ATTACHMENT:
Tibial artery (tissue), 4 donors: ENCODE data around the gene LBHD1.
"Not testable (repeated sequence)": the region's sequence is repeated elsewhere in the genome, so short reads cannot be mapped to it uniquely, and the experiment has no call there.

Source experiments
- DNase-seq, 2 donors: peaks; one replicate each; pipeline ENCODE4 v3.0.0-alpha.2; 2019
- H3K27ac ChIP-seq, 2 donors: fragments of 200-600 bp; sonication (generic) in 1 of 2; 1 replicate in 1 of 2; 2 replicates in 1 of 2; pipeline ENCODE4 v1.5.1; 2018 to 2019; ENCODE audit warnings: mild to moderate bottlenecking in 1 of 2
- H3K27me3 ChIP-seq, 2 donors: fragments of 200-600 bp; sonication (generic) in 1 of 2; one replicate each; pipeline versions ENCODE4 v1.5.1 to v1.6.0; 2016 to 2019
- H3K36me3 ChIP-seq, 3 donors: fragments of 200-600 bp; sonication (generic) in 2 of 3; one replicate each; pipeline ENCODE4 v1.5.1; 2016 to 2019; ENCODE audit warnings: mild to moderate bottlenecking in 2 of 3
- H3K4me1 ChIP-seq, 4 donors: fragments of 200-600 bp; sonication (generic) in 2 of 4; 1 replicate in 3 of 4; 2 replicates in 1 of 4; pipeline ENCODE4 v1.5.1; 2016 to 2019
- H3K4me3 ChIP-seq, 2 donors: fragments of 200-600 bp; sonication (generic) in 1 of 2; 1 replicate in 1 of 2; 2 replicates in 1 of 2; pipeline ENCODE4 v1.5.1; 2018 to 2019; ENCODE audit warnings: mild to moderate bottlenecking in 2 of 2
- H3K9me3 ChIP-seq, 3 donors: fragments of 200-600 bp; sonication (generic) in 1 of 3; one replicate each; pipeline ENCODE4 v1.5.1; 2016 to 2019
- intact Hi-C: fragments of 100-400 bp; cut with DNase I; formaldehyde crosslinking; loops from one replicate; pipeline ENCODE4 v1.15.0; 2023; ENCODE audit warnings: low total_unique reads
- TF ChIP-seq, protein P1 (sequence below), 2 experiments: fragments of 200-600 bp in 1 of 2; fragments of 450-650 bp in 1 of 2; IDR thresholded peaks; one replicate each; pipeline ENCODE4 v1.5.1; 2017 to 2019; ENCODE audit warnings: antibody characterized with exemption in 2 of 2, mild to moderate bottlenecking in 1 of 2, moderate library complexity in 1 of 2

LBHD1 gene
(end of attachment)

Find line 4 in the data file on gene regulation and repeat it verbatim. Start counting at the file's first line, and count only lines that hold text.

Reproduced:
- DNase-seq, 2 donors: peaks; one replicate each; pipeline ENCODE4 v3.0.0-alpha.2; 2019